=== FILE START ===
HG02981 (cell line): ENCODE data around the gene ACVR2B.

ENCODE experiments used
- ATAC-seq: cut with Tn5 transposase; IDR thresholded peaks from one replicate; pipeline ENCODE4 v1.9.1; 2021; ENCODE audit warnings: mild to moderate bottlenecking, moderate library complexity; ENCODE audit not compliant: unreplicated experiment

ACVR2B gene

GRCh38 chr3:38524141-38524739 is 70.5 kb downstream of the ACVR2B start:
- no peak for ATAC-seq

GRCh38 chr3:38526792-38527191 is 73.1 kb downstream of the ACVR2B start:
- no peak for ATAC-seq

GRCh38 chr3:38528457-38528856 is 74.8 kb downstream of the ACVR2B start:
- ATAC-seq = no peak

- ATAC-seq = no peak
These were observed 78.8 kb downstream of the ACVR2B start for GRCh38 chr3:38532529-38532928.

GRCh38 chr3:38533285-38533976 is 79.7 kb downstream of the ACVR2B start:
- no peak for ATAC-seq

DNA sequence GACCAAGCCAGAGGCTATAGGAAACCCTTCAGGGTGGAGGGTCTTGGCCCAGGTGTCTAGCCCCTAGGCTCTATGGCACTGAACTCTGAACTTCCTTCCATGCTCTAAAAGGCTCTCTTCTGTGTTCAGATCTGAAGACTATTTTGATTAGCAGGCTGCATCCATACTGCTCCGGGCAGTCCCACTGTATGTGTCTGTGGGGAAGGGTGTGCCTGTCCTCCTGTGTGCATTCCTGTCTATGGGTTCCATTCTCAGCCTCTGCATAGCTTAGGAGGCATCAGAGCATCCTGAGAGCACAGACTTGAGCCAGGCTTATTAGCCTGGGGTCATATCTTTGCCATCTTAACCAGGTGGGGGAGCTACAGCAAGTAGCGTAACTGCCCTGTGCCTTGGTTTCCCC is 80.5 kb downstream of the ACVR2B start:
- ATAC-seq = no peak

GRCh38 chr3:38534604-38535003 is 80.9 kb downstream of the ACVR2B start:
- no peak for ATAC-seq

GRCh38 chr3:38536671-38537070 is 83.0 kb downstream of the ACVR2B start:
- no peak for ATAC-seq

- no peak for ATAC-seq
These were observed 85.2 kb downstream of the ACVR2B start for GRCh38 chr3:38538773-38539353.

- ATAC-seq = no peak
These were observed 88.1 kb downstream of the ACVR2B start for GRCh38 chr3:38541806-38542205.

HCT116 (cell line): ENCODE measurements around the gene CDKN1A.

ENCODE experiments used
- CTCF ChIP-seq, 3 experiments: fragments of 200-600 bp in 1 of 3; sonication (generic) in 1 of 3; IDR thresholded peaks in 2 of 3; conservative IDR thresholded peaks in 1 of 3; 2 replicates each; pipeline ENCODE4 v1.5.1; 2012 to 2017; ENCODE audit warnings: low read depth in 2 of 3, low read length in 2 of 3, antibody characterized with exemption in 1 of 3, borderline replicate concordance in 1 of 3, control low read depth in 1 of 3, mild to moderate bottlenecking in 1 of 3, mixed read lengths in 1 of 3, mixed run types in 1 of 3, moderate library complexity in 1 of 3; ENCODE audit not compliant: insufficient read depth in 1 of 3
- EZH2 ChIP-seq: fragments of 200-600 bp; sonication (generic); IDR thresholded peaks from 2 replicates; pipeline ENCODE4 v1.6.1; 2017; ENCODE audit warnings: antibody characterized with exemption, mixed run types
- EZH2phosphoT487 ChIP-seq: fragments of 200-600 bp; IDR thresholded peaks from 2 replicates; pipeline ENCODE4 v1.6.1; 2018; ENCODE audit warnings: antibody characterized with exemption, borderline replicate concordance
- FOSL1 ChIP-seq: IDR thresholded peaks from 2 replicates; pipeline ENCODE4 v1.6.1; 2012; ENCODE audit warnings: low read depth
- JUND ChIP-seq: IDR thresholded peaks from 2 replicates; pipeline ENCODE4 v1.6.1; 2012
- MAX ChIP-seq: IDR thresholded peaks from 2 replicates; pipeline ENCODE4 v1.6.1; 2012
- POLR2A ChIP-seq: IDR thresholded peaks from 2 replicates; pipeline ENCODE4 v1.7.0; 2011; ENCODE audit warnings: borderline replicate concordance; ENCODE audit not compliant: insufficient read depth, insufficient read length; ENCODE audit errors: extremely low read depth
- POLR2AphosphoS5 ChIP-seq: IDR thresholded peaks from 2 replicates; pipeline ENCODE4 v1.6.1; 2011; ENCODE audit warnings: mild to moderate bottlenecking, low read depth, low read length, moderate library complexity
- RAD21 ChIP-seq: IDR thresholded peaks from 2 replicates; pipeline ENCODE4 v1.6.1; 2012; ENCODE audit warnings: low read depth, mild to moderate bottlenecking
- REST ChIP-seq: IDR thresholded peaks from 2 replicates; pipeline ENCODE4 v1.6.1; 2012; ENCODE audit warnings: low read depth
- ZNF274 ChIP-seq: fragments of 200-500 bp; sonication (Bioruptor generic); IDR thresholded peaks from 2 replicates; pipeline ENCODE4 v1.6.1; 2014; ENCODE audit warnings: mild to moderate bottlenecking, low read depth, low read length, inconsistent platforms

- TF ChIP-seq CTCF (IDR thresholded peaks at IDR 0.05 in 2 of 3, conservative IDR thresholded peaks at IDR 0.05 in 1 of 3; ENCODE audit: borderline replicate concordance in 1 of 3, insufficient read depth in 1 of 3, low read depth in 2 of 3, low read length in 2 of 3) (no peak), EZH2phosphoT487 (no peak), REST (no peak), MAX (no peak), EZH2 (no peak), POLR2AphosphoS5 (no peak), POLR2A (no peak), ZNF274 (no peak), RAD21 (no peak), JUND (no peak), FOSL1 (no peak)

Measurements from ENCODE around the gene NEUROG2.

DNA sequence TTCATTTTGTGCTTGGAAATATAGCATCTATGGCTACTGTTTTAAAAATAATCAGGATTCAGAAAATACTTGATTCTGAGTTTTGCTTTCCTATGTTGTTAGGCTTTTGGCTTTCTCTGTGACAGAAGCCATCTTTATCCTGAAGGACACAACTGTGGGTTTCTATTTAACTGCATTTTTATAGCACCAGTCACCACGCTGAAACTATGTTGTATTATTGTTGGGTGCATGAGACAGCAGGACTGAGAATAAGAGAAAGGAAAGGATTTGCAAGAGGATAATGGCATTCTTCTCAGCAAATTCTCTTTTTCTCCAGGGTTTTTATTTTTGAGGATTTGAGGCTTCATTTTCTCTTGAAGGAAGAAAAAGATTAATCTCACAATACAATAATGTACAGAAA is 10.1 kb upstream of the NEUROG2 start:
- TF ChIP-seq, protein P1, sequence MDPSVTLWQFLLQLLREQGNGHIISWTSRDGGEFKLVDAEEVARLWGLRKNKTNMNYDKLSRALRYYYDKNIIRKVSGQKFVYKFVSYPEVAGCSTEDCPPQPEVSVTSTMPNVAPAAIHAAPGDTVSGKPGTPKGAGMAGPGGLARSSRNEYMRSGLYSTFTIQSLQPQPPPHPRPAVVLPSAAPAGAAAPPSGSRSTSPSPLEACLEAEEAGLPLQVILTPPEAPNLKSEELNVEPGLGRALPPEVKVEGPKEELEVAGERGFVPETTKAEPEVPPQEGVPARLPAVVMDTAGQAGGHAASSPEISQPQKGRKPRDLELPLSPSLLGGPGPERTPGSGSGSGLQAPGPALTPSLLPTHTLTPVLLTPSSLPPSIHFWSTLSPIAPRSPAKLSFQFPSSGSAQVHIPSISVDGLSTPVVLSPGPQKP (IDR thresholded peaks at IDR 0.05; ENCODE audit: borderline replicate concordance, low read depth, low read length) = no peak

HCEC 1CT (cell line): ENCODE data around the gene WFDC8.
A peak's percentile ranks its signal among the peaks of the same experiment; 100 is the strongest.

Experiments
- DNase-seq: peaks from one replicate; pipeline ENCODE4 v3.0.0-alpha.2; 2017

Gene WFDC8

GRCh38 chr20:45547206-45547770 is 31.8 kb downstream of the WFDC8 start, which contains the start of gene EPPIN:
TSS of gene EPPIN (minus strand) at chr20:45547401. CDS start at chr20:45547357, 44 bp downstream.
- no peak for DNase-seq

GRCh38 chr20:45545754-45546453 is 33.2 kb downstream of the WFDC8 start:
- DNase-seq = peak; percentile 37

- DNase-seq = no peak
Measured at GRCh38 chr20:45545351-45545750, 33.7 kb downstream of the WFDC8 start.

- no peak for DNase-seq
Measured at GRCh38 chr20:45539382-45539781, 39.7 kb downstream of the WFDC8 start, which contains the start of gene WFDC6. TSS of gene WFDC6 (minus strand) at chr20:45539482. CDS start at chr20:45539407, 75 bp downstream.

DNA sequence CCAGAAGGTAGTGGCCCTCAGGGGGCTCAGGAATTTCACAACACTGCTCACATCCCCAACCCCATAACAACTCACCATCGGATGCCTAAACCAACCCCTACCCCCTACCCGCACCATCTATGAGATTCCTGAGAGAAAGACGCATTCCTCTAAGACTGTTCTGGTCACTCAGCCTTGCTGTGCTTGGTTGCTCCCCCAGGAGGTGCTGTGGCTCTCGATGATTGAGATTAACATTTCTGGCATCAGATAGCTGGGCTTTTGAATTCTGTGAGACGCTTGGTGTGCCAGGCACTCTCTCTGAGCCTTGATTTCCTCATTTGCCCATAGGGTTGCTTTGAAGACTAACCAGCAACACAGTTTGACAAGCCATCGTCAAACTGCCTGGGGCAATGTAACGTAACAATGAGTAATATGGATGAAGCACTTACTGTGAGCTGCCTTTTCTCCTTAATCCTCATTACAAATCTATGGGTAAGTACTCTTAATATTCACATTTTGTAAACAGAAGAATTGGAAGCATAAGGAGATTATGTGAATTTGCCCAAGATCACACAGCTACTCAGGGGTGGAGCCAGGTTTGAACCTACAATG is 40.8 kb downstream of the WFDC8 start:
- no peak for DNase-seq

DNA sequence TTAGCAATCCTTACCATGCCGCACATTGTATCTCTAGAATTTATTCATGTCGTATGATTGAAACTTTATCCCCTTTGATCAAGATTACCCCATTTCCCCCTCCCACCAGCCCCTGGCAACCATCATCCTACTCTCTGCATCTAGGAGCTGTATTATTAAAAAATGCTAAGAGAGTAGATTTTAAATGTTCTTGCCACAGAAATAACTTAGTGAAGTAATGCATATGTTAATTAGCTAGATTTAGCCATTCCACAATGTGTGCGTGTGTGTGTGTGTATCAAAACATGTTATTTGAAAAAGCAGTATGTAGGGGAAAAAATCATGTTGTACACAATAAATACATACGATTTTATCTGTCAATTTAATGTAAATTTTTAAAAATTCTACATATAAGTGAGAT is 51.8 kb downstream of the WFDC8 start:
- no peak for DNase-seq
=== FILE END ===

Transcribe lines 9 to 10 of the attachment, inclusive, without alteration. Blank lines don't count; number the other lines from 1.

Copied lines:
GRCh38 chr3:38528457-38528856 is 74.8 kb downstream of the ACVR2B start:
- ATAC-seq = no peak